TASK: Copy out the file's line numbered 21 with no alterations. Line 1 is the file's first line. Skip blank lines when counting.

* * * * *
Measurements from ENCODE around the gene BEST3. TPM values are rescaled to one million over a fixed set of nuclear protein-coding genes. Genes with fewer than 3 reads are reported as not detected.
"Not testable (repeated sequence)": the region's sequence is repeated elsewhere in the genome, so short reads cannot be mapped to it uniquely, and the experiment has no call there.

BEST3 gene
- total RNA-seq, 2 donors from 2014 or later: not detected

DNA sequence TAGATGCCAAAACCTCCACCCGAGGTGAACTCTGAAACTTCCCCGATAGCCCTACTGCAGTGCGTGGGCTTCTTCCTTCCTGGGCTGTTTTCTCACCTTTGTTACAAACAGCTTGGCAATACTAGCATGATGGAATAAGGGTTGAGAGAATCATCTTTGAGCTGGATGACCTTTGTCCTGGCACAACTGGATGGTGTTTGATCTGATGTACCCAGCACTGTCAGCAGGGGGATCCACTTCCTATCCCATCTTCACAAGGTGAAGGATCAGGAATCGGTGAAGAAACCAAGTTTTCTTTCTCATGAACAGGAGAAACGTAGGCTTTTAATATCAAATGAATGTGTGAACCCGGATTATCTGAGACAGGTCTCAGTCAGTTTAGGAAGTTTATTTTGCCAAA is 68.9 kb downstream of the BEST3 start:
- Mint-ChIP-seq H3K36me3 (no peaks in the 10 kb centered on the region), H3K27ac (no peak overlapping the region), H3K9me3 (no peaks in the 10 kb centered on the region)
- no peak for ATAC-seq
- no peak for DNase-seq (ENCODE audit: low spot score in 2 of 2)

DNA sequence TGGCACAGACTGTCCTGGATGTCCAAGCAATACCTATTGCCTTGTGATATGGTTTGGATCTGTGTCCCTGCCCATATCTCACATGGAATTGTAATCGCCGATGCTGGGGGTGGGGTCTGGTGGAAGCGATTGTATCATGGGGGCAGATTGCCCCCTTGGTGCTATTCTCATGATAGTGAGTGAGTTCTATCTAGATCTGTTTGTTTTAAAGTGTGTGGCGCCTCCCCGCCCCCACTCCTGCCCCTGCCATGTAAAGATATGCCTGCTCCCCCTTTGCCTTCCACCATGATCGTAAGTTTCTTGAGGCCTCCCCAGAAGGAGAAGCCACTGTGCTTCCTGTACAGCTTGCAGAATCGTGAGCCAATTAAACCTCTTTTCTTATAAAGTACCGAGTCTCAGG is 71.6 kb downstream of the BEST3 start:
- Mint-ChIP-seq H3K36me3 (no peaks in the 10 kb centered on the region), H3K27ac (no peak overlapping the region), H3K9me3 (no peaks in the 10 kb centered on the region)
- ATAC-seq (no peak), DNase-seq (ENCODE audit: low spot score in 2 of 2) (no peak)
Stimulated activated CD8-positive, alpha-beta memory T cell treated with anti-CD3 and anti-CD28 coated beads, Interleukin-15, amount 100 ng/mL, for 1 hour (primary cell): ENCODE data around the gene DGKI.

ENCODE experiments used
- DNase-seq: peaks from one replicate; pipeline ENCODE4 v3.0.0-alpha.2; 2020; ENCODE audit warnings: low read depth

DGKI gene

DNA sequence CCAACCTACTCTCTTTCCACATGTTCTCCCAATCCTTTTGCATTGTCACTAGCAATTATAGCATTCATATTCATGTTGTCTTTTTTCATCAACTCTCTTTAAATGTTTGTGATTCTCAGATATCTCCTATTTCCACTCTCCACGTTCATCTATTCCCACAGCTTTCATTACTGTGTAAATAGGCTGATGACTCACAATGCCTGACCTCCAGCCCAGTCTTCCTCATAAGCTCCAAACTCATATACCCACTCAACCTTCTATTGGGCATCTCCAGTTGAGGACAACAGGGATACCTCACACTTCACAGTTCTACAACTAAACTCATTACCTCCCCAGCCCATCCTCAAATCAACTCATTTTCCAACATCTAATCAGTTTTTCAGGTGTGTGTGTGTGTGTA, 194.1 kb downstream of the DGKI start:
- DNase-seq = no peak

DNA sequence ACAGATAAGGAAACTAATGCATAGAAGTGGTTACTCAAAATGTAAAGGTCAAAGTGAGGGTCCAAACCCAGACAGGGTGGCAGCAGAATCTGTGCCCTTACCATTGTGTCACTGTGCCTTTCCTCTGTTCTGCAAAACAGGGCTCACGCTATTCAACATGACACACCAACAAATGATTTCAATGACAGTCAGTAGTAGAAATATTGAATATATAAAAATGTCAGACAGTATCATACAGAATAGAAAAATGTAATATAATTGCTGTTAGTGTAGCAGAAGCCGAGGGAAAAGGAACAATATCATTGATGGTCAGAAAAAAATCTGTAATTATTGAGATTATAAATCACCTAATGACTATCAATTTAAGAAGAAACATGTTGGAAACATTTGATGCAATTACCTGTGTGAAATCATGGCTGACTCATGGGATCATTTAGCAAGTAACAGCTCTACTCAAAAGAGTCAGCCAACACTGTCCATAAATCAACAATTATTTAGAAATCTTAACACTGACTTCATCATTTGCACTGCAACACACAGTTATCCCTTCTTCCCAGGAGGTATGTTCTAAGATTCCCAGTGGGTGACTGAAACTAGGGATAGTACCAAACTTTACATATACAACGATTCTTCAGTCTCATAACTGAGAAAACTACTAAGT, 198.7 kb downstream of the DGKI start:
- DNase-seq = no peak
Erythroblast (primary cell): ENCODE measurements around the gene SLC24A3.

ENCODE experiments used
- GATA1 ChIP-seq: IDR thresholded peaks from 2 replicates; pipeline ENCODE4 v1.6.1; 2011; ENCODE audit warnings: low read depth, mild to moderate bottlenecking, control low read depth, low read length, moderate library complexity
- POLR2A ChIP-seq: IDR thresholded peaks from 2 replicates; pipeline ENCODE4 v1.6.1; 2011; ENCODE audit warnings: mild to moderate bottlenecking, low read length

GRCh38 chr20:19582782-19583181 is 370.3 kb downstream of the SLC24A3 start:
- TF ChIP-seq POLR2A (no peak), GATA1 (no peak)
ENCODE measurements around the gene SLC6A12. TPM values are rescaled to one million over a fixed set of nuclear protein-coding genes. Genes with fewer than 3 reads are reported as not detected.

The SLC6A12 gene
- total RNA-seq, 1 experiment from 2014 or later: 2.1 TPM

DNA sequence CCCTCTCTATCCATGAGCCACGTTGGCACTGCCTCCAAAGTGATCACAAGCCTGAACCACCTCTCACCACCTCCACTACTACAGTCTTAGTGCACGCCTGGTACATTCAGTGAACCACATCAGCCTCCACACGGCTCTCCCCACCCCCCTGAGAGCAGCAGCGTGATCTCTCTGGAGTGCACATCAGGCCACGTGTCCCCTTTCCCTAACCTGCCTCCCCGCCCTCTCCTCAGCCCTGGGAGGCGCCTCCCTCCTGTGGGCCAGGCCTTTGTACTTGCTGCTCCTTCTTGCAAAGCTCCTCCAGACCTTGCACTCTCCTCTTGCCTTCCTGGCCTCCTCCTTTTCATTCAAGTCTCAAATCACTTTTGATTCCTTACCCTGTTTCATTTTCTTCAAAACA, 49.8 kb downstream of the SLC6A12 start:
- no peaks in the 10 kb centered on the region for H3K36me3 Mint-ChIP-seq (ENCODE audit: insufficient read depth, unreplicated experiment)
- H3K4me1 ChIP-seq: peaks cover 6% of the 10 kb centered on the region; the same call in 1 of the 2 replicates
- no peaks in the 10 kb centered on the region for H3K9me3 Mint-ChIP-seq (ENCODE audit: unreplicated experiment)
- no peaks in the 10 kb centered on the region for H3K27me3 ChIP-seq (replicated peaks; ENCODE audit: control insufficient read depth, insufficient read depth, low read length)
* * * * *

ENCODE experiments used